Posted on 16th Jun, 2015 by Dominic Benabda
Cyclist detection for larger vehicles like LGV and HGV’s is becoming a priority for vehicles driving within busy city centres, specifically London. Many vehicles follow safety operators schemes like FORS and CLOCS to improve their vehicle safety and lower the risk of cyclist accidents, however the current technology in place to detect cyclists has been described as flawed and outdated.
Many technology suppliers offer ultrasonics as part of their cyclist safety range, a product designed for vehicle reversing – small mounted sensors pick up the distance between you and the nearest object, i.e. a wall or post and beep as you approach. This same technology is placed onto the side of the vehicle to detect movement on the left or right of the vehicle.
Unfortunately in practice this isn’t as effective as originally hoped. As the sensors are highly sensitive to any object or movement often road furniture like lampposts and bollards, cars, pedestrians and other large vehicles will activate the sensors – false alarming the driver and essentially distracting them from driving – making city centre driving more difficult instead of safer.
Vehicle safety experts Vision Techniques have been aware of this issue for some time thanks to their close relationships with their customers. Feedback from waste managers and fleet operators told us that the constant false alarming was rendering any true detection void.
“We knew that new technology would be the only way to effectively detect cyclists and prevent left turning accidents. That’s when we looked to video analytics to solve the problem.” Technical manager Nigel Armstrong explained.
Using software designed to recognise directional change in pixel brightness, motion and distance, a video analytics system can distinguish when an object is approaching the vehicle using a blind spot mounted camera.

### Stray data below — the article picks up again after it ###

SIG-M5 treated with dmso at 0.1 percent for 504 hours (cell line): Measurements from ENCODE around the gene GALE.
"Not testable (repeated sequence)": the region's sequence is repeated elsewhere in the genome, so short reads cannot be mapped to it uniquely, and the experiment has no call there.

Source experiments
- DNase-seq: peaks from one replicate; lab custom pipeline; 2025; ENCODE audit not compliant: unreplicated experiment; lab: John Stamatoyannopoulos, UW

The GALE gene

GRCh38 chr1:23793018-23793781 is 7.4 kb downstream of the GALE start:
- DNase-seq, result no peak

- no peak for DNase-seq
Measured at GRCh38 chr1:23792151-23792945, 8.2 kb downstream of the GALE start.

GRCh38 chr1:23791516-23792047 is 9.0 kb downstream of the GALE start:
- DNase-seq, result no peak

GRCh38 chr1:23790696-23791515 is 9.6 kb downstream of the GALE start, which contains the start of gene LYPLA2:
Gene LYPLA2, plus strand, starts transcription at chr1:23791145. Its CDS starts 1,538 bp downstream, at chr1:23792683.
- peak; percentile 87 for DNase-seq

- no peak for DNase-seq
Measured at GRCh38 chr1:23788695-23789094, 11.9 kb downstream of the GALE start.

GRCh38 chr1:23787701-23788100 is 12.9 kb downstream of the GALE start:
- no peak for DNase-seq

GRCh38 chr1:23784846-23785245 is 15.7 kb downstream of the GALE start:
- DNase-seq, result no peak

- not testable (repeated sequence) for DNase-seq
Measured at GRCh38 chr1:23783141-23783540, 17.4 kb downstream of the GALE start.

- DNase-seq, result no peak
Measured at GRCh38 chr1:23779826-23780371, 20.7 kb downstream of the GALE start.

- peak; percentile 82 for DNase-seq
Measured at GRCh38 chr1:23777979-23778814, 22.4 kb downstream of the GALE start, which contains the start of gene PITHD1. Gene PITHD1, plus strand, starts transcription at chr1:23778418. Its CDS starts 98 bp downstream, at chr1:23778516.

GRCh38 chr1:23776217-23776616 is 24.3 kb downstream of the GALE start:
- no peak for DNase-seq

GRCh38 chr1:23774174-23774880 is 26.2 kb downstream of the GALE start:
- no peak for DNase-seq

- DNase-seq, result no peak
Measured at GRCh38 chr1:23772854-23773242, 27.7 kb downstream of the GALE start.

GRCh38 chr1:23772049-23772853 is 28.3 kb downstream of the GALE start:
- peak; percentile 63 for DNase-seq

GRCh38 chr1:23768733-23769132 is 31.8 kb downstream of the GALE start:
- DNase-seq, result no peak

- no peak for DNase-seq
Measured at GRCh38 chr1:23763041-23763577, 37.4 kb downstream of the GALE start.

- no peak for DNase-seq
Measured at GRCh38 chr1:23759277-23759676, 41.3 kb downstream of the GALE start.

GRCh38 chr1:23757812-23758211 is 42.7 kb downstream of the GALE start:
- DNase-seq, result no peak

“The beauty of the system is that because it visually recognises when a cyclist is approaching, it’s also able to filter objects moving the opposite direction, effectively preventing any false alarming.”
The system is also based on a camera and monitor design, so the driver can be warned with a visual and audible alarm which can instantly be verified by looking at the screen, unlike ultrasonics which simply bleep.
Video analytics also allows for DVR recording so any event covered by the blind spot cameras can be reviewed later to prove liability and improve driver training.
“We call the system VT TurnAware. We’ve added it to our popular TurnSafe range which includes audible and visual alarms and illuminated warning signs. We believe it’s the next step in cyclist safety.”
The new video analytic technology is being demonstrated on the new Vision Techniques show vehicle and is currently being trialled by both municipal and road haulage businesses around the UK.
“We can’t wait to show this to our customers as we know it will change the cyclist safety market for the better and help to eliminate left turn accidents on busy roads around the UK.”